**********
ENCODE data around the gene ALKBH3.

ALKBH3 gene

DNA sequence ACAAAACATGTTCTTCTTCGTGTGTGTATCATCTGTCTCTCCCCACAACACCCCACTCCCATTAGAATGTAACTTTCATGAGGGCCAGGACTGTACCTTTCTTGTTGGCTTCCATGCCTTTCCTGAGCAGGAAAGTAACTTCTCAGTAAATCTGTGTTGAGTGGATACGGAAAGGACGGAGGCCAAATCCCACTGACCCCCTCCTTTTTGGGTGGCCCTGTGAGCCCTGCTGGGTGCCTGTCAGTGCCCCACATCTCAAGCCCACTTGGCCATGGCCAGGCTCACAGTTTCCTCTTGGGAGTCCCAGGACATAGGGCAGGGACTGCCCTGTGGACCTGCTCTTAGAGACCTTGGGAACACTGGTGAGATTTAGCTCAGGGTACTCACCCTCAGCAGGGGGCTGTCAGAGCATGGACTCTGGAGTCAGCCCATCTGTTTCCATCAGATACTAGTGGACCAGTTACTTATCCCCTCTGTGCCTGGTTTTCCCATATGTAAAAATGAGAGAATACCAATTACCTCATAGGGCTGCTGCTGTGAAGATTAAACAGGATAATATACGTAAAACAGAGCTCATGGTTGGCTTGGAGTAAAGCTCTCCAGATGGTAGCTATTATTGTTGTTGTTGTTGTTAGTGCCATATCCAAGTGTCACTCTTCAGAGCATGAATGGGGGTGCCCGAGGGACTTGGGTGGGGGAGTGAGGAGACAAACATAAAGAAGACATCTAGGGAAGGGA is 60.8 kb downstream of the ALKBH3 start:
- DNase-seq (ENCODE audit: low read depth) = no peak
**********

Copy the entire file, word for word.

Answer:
ENCODE data around the gene ALKBH3.

ALKBH3 gene

DNA sequence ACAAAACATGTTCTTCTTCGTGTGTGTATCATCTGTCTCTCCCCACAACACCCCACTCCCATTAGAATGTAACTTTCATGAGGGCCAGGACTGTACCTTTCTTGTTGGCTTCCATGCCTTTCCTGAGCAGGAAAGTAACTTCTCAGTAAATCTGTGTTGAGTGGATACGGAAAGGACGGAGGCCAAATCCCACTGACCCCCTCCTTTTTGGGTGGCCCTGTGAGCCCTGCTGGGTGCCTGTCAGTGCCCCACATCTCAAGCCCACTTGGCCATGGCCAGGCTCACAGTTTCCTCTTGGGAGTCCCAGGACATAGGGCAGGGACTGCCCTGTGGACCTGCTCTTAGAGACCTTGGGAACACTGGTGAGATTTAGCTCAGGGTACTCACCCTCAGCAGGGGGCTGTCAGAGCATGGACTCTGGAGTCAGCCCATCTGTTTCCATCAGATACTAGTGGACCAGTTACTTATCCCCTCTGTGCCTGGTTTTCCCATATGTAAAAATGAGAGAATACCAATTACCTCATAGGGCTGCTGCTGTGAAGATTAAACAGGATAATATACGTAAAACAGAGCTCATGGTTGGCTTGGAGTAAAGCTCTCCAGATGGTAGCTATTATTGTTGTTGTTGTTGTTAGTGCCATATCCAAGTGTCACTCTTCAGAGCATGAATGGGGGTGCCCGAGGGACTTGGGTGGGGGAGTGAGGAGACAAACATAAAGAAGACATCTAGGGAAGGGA is 60.8 kb downstream of the ALKBH3 start:
- DNase-seq (ENCODE audit: low read depth) = no peak